Q4. Rock photography seems to have reached a new level of acceptance by the mainstream. Your work has been featured at The Museum of Modern Art, the Brooklyn Museum and is currently travelling to six other museums across the U.S. Why do you think this has happened?
I always thought it was inevitable; the art world just needed to catch up with what the rest of us already knew. I suppose there was (and still is) some resistance to labeling such work "fine art" photography by those who think of "rock & roll photography" as nothing more than snapshots of performers onstage. But if you look a little deeper into the work of some very fine "rock photographers," you'll find powerful, artistic, emotional portraits (of subjects who happen to be musicians), dramatic images of live performances, and documentation of subcultures that only a few captured so lyrcially with their cameras. There has always been a core group of intensely serious and creative artists who have made their life's work photographing rock musicians and whose work most certainly belongs on museum walls.
Who Shot Rock and Roll, the Brooklyn Museum show curated by Gail Buckland, was a huge step towards bringing the work to a new level and wider audience. There are a few serious collectors out there - Michael Zilkha, certainly - who understand the significance and beauty of the images, and have devoted years building a world-class collection of important rock & roll photographs. Barbara London at MoMA has consistently forged new ground at the museum, reaching out to artists who have never shown there before, and recognizing important creative subcultures such as the hip-hop and downtown worlds.
It's the result of a handful of visionary curators, dealers and collectors following their own instincts, and of course, we photographers never losing faith in the importance of our work and continuing to work for recognition and respect in the art world.
Q5. If you had to pick one favorite shot from the exhibition, which one and why?
Oh my. Just one? I have a particular fondness for the portrait of Tina Weymouth and Grandmaster Flash, taken in 1981. At the time I was the chief photographer/photo editor of the New York Rocker, an early and very influential downtown music paper. They asked me to shoot the two of them together for the cover. The hip-hop scene was just starting to get noticed by the downtown scene, and vice versa. There was a lot of cross-pollination taking place. Tina and Chris Frantz's new band Tom Tom Club had just released their first album, which incorporated rap and hip-hop beats, and Grandmaster Flash had just released The Adventures of Grandmaster Flash on the Wheels of Steel.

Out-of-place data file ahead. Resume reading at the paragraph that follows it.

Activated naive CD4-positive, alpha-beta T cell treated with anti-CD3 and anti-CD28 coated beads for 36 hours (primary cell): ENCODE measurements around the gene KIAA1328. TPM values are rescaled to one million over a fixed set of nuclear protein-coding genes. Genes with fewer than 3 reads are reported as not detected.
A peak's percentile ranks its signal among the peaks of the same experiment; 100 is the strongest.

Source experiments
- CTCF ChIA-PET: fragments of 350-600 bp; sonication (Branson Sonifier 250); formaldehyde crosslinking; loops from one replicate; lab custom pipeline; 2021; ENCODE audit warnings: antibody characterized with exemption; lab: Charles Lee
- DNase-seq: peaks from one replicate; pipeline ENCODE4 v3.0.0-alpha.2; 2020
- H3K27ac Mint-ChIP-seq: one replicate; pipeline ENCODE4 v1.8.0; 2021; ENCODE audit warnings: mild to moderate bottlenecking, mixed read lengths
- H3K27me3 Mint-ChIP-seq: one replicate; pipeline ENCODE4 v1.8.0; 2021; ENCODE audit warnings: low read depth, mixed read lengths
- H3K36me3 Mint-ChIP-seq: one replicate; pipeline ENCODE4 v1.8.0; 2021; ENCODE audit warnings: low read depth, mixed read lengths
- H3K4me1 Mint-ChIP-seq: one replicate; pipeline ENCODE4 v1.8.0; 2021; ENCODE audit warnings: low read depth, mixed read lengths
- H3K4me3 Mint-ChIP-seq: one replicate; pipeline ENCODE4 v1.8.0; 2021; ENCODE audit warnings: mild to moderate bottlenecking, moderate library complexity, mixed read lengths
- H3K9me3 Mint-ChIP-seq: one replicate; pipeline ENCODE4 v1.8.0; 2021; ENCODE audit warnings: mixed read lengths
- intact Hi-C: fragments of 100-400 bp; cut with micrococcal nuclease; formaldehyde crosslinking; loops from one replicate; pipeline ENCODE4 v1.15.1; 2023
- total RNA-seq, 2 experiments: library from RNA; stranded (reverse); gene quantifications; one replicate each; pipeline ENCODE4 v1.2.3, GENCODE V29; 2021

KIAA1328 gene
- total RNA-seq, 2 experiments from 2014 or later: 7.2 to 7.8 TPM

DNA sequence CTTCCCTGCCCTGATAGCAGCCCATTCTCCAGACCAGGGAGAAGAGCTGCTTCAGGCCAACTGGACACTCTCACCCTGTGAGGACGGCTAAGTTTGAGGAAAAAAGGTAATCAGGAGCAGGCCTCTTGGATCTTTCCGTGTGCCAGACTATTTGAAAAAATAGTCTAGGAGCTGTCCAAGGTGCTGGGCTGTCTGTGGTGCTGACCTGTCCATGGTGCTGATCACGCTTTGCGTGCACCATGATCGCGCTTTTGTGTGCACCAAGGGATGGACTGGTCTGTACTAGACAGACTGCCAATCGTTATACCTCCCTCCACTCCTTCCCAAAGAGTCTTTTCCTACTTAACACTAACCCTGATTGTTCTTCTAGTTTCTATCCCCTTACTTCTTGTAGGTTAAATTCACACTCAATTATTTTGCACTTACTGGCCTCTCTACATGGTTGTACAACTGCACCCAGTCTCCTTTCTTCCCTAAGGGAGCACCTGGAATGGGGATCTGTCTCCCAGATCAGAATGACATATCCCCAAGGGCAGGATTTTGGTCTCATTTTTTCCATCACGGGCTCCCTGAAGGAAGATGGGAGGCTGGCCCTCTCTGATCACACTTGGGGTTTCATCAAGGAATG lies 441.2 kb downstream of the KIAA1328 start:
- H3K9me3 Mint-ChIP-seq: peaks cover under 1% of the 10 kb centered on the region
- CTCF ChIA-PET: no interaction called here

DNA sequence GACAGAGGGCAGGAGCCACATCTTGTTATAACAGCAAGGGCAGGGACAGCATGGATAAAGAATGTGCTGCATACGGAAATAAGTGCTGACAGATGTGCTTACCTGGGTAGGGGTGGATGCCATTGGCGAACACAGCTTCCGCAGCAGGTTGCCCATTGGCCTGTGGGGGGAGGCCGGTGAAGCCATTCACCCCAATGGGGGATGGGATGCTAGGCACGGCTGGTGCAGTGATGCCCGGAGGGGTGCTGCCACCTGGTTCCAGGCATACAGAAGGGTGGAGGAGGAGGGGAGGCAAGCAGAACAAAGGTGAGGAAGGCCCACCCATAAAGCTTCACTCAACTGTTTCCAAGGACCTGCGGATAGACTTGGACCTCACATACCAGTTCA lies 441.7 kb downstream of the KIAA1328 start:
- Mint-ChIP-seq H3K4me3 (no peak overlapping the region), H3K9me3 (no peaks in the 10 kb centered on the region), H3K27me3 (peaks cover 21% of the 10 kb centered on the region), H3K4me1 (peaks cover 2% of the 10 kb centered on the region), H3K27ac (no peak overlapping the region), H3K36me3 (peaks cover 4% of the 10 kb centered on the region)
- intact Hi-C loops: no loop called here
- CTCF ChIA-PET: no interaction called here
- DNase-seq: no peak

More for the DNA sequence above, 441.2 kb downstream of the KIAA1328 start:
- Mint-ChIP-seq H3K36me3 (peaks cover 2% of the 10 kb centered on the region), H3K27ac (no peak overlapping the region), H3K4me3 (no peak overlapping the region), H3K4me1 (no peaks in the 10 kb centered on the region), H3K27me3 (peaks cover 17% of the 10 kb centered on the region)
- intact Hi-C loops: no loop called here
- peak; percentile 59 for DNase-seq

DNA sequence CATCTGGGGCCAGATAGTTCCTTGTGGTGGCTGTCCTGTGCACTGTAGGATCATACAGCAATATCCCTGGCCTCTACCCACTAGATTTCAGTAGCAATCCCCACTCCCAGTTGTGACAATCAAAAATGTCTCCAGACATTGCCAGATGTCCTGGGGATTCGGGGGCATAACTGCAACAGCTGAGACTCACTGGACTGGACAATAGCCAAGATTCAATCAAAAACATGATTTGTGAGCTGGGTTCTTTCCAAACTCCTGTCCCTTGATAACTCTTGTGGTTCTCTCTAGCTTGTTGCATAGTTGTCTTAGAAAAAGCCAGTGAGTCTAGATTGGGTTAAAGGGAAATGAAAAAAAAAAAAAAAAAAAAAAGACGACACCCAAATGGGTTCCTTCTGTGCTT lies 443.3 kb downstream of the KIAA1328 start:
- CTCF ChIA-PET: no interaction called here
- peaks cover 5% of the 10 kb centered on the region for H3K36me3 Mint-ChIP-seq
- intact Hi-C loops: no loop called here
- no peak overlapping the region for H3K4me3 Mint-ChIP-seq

Tina and Flash had never met before, and they got along like a house on fire. I'd asked them to bring their boom boxes along for the session. They danced, sang, traded records - the energy on the shoot was wonderful. In fact, Tina recently told me that after the shoot she brought Grandmaster Flash back to the studio where the Talking Heads were working on their new record The Name of This Band is Talking Heads to play him some tracks, and later on Flash used the Tom Tom Club's Genius of Love in his song It's Nasty. I love the fact that a musical connection came out of the shoot.
From a visually formal point of view, I love the contrast of the light and dark, black and white, the symmetry of the boom-boxes, and quite simply, I really liked Tina and Flash.
Steven Kasher Gallery
521 West 23 Street
New York, NY 10011
212 966 3978